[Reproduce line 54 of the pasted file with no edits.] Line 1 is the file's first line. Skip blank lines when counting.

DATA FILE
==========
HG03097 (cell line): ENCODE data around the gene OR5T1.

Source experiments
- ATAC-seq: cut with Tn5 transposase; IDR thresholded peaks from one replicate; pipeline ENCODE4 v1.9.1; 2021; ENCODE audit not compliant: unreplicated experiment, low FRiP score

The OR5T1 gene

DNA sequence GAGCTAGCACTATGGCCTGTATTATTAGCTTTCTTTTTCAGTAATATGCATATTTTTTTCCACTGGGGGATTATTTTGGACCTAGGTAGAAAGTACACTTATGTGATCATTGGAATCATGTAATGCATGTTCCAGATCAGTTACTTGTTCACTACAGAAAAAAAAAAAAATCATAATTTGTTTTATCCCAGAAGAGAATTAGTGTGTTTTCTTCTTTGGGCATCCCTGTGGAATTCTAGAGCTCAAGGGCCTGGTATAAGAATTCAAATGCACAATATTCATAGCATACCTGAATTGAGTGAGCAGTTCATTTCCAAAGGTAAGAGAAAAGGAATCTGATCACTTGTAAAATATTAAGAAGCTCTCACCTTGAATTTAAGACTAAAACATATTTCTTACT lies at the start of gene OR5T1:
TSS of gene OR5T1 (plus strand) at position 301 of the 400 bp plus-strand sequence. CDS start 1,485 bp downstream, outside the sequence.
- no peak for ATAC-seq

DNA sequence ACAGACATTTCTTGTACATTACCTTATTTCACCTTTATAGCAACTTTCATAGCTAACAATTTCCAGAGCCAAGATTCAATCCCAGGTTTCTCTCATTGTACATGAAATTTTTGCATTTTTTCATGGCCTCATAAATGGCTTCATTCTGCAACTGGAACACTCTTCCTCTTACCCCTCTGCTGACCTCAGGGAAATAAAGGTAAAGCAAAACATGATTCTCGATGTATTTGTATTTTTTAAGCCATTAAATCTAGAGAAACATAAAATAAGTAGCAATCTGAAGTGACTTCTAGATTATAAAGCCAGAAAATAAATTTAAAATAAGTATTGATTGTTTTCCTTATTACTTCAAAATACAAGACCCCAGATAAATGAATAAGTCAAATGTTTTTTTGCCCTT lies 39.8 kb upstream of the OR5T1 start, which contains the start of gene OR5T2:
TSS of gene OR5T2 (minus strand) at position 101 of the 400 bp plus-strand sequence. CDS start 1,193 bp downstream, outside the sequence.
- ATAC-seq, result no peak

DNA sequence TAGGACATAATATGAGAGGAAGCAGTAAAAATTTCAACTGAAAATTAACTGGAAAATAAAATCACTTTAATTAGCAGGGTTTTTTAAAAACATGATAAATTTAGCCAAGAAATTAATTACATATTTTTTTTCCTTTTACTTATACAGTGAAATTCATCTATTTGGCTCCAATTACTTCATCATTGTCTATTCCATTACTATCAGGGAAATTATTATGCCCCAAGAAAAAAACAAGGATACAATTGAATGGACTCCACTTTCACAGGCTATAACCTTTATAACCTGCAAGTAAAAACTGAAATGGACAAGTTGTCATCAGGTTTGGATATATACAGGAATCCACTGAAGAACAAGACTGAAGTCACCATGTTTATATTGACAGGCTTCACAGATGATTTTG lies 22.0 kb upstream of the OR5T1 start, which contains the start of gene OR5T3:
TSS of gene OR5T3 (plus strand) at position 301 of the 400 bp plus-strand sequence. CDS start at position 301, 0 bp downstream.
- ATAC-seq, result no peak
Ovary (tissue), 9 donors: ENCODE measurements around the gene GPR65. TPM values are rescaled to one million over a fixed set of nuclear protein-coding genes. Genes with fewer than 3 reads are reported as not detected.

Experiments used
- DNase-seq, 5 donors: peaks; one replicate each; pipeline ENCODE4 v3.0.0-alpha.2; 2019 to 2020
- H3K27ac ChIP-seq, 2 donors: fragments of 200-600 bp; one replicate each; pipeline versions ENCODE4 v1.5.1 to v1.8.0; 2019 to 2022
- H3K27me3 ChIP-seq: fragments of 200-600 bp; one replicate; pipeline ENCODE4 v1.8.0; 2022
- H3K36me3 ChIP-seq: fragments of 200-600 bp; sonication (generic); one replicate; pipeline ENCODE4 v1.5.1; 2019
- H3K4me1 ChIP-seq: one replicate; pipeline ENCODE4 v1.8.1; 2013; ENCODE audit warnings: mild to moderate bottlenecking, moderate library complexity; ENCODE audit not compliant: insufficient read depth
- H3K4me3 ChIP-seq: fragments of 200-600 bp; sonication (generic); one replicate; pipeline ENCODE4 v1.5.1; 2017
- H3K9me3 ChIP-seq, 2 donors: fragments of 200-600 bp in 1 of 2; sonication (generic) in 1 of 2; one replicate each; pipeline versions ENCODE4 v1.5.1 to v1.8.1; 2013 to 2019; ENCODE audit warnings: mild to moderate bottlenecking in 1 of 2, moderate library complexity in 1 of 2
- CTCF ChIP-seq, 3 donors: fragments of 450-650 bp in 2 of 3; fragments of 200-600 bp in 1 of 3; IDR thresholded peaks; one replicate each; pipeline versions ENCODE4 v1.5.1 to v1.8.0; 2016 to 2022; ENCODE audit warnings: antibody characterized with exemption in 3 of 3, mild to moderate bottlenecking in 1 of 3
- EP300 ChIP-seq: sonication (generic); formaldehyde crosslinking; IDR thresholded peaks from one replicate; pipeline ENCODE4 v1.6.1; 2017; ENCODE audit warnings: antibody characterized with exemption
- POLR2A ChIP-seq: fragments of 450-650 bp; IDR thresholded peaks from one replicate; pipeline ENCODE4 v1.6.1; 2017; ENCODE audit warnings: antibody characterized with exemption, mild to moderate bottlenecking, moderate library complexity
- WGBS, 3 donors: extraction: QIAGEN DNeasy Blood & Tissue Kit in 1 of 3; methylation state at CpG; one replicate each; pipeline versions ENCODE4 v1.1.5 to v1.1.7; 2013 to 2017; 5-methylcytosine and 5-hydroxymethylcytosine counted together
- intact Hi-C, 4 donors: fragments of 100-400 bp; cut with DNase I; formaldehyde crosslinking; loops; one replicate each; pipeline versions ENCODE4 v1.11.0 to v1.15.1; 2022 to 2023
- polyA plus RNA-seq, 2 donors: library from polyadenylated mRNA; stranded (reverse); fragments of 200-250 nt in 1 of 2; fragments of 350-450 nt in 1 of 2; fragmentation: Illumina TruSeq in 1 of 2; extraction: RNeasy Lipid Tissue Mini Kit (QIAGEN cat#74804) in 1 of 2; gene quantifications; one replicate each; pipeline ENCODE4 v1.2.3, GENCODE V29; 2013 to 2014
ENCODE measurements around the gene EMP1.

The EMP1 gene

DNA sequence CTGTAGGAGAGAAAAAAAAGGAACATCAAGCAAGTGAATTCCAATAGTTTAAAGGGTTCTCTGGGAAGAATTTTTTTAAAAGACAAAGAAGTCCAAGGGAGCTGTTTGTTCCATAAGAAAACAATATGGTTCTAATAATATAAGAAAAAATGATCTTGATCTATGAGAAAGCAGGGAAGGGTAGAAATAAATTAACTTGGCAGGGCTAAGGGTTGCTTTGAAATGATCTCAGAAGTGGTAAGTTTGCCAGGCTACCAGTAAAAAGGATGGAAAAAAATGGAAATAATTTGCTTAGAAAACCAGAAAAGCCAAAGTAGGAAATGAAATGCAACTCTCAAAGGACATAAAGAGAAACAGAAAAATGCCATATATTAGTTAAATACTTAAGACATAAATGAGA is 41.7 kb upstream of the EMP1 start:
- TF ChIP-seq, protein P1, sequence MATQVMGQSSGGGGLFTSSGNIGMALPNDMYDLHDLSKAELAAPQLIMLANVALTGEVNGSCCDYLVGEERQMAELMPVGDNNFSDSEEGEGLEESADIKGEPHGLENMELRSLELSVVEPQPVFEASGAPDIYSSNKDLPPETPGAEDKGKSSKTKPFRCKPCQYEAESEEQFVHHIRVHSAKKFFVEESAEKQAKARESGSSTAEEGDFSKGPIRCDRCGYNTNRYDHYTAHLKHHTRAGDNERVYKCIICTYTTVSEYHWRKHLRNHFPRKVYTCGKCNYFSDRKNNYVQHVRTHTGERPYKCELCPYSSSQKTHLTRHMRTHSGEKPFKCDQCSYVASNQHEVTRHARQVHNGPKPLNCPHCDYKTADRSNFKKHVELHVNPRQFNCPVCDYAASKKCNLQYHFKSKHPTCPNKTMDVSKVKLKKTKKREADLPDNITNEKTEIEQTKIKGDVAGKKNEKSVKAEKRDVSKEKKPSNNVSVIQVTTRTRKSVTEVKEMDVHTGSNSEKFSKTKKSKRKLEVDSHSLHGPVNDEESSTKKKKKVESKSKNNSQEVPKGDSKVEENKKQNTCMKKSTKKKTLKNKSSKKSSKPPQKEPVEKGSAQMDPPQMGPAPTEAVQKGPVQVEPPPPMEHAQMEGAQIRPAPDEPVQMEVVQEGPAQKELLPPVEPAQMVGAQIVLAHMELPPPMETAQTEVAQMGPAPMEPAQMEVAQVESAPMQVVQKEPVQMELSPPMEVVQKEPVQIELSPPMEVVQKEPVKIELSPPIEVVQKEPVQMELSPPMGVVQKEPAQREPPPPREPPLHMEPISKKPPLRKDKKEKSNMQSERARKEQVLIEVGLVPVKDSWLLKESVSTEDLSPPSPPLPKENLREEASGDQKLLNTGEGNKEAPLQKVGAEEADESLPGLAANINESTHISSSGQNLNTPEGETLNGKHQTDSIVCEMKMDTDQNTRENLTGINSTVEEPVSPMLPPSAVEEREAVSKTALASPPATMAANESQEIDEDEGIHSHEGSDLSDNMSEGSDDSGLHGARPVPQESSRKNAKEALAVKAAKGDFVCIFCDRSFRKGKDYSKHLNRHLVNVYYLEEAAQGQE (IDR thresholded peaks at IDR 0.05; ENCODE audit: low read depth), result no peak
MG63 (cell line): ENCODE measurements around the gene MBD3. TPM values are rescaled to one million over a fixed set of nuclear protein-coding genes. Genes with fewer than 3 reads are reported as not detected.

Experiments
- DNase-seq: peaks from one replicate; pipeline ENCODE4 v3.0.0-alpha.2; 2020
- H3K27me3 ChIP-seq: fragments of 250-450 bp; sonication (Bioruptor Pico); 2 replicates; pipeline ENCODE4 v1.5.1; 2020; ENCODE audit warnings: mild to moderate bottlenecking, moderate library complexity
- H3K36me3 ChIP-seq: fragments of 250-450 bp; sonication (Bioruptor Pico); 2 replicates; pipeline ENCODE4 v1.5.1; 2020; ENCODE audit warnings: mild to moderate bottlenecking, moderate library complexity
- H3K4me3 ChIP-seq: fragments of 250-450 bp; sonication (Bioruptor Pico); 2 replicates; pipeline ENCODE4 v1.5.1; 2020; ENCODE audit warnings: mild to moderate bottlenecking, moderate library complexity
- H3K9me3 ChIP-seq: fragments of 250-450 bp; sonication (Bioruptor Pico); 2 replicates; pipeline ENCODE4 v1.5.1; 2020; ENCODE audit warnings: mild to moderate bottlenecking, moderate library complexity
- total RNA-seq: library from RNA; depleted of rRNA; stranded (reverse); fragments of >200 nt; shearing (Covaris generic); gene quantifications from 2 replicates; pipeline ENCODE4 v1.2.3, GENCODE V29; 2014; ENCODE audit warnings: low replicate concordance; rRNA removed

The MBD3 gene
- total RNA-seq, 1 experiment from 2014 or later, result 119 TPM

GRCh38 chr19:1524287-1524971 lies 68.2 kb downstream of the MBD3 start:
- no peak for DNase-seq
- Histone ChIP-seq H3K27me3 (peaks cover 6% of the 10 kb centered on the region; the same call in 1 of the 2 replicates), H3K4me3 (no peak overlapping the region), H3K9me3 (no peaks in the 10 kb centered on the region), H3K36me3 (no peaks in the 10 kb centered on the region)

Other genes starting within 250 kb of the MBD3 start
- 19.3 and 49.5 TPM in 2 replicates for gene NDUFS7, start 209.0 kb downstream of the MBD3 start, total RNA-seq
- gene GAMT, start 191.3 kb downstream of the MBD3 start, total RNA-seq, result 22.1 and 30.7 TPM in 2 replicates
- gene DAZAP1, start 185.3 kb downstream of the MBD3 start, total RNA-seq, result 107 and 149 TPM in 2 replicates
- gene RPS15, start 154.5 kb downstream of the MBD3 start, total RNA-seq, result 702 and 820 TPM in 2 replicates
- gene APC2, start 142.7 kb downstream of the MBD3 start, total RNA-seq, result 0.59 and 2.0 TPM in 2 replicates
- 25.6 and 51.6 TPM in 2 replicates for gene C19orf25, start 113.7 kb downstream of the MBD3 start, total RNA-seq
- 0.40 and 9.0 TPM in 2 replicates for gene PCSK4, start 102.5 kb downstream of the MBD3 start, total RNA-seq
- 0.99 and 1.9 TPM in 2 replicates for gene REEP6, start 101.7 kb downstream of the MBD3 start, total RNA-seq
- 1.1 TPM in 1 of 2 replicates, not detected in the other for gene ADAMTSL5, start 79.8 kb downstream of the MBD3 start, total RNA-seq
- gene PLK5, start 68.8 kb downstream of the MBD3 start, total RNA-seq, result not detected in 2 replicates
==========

- 0.99 and 1.9 TPM in 2 replicates for gene REEP6, start 101.7 kb downstream of the MBD3 start, total RNA-seq